Barbara Walters
and responded that it was a "blot" on his record. He went on to say, "It will always be a part of my record. It was painful. It's painful now."[59] Wilkerson said that he inadvertently participated in a hoax on the American people in preparing Powell's erroneous testimony before the United Nations Security Council.[60] Because Powell was seen as more moderate than most figures in the administration, he was spared many of the attacks that have been leveled at more controversial advocates of the invasion, such as Donald Rumsfeld
Donald Rumsfeld
and Paul Wolfowitz. At times, infighting among the Powell-led State Department, the Rumsfeld-led Defense Department, and Cheney's office had the effect of polarizing the administration on crucial issues, such as what actions to take regarding Iran
Iran
and North Korea.

Secretary Powell with NATO Secretary General Jaap de Hoop Scheffer

After Saddam Hussein
Saddam Hussein
had been deposed, Powell's new role was to once again establish a working international coalition, this time to assist in the rebuilding of post-war Iraq. On September 13, 2004, Powell testified before the Senate Governmental Affairs Committee,[61] acknowledging that the sources who provided much of the information in his February 2003 UN presentation were "wrong" and that it was "unlikely" that any stockpiles of WMDs would be found. Claiming that he was unaware that some intelligence officials questioned the information prior to his presentation, Powell pushed for reform in the intelligence community, including the creation of a national intelligence director who would assure that "what one person knew, everyone else knew." Additionally, Powell has been critical of other instances of U.S. foreign policy in the past, such as its support for the 1973 Chilean coup d'état. From two separate interviews in 2003, Powell stated in one about the 1973 event "I can't justify or explain the actions and decisions that were made at that time. It was a different time. There was a great deal of concern about communism in this part of the world. Communism was a threat to the democracies in this part of the world. It was a threat to the United States."[62] In another interview, however, he also simply stated "With respect to your earlier comment about Chile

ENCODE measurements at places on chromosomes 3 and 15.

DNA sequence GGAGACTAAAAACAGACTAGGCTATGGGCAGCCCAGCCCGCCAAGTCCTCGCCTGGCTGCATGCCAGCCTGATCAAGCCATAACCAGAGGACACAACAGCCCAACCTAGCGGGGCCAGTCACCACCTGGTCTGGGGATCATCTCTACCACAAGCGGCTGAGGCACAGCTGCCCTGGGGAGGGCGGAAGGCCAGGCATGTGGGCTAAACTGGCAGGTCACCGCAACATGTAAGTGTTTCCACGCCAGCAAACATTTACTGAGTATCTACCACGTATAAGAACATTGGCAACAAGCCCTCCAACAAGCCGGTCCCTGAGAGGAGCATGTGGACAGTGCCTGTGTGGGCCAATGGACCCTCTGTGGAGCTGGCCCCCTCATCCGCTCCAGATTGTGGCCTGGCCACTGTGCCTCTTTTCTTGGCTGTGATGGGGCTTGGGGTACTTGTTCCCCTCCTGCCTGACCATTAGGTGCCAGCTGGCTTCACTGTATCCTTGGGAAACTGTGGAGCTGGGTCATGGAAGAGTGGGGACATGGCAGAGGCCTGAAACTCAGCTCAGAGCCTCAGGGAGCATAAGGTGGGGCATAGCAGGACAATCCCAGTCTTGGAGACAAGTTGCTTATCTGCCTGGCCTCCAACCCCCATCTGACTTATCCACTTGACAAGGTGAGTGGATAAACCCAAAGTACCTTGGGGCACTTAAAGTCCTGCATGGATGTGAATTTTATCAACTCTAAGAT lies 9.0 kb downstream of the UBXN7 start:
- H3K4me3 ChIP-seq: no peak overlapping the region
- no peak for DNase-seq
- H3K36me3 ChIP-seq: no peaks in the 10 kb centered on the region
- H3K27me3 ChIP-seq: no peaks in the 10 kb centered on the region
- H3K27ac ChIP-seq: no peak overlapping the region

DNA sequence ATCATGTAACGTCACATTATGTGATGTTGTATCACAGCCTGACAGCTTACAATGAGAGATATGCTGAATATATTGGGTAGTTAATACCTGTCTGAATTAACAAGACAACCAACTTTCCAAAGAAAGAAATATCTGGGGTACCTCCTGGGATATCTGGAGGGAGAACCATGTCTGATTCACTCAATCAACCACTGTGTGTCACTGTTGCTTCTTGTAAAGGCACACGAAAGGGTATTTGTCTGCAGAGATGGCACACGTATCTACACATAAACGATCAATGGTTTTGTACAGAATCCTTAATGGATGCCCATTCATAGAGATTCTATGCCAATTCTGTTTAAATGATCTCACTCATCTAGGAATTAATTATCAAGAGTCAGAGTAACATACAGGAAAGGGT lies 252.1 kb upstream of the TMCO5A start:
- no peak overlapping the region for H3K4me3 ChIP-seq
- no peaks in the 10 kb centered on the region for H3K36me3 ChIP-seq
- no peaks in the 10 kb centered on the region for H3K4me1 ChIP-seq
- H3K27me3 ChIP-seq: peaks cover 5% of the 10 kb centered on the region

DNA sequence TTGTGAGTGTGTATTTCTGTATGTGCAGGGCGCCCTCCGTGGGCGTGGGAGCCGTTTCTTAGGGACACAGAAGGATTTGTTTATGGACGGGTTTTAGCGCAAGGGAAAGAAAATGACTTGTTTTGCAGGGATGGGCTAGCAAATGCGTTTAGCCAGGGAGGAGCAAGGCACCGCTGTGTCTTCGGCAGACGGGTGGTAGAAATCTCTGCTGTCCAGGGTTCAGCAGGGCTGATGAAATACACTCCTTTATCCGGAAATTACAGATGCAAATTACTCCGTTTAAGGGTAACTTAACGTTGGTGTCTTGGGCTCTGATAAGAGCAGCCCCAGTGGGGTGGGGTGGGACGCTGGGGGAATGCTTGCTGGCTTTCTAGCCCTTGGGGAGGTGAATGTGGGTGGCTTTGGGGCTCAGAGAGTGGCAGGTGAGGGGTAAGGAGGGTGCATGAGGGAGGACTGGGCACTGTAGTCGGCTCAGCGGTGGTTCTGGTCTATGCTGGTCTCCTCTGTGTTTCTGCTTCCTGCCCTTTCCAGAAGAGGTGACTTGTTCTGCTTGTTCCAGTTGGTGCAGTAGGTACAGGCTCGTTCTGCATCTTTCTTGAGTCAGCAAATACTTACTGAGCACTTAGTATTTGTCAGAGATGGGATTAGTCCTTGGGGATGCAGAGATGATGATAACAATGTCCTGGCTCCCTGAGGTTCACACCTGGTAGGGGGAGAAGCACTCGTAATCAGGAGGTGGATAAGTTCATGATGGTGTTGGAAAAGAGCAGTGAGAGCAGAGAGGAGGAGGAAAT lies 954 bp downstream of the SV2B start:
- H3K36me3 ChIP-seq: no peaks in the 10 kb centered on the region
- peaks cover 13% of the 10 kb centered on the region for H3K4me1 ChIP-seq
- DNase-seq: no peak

Chile
in the 1970s and what happened with Mr. Allende, it is not a part of American history that we're proud of."[63] Powell announced his resignation as Secretary of State on November 15, 2004. According to The Washington Post, he had been asked to resign by the president's chief of staff, Andrew Card.[58] Powell announced that he would stay on until the end of Bush's first term or until his replacement's confirmation by Congress. The following day, Bush nominated National Security Advisor Condoleezza Rice
Condoleezza Rice
as Powell's successor. News of Powell's leaving the Administration spurred mixed reactions from politicians around the world — some upset at the loss of a statesman seen as a moderating factor within the Bush administration, but others hoping for Powell's successor to wield more influence within the cabinet. In mid-November, Powell stated that he had seen new evidence suggesting that Iran
Iran
was adapting missiles for a nuclear delivery system.[64] The accusation came at the same time as the settlement of an agreement between Iran, the IAEA, and the European Union. On December 31, 2004, Powell rang in the New Year by pressing a button in Times Square
Times Square
with New York City
New York City
Mayor Michael Bloomberg
Michael Bloomberg
to initiate the ball drop and 60 second countdown, ushering in the year 2005. He appeared on the networks that were broadcasting New Year's Eve specials and talked about this honor, as well as being a native of New York City.[65] Life after diplomatic service After retiring from the role of Secretary of State, Powell returned to private life. In April 2005, he was privately telephoned by Republican senators Lincoln Chafee
Lincoln Chafee
and Chuck Hagel,[66] at which time Powell expressed reservations and mixed reviews about the nomination of John R. Bolton as ambassador to the United Nations, but refrained from advising the senators to oppose Bolton (Powell had clashed with Bolton during Bush's first term).[67] The decision was viewed as potentially dealing significant damage to Bolton's chances of confirmation. Bolton was put into the position via a recess appointment because of the strong opposition in the Senate.

Powell with Ban Ki-moon, 2004.

On April 28, 2005, an opinion piece in The Guardian